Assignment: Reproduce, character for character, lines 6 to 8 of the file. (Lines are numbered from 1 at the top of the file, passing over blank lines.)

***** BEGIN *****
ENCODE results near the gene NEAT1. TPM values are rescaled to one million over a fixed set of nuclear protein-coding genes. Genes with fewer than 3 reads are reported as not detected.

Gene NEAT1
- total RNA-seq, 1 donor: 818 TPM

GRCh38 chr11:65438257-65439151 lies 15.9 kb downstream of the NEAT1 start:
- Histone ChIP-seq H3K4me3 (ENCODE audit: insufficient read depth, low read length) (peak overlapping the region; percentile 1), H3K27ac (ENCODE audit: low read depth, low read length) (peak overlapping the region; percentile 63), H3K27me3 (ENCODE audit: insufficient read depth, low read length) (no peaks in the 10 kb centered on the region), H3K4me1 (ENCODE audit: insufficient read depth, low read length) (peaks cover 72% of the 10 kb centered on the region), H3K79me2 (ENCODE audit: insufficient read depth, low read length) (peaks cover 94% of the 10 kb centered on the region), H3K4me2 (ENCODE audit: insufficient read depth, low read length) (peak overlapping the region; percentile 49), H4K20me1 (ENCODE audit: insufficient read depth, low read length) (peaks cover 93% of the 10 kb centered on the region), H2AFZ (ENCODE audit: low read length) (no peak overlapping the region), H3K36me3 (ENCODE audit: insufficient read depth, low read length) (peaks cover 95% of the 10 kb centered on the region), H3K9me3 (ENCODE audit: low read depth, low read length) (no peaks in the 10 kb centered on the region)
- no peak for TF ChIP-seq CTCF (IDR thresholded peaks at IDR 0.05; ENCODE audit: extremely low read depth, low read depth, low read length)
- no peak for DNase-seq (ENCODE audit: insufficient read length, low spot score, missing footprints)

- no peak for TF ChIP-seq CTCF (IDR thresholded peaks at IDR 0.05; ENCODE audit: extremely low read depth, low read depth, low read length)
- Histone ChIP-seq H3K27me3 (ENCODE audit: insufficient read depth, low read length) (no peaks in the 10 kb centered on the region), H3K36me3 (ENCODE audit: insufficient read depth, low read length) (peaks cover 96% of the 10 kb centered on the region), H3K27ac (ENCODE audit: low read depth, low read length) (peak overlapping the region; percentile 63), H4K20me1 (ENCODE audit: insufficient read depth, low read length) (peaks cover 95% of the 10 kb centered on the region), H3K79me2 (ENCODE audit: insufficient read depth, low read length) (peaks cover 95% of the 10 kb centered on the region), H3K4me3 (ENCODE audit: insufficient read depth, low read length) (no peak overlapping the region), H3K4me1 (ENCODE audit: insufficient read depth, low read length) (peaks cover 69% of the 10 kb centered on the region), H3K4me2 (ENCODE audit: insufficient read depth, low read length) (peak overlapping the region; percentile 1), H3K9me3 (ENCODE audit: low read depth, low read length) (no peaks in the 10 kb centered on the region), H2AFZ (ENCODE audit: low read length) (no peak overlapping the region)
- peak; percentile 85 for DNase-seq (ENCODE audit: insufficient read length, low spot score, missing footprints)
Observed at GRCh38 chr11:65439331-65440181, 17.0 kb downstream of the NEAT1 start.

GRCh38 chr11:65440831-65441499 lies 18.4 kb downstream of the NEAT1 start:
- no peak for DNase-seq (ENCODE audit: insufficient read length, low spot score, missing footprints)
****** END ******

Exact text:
- no peak for TF ChIP-seq CTCF (IDR thresholded peaks at IDR 0.05; ENCODE audit: extremely low read depth, low read depth, low read length)
- no peak for DNase-seq (ENCODE audit: insufficient read length, low spot score, missing footprints)

- no peak for TF ChIP-seq CTCF (IDR thresholded peaks at IDR 0.05; ENCODE audit: extremely low read depth, low read depth, low read length)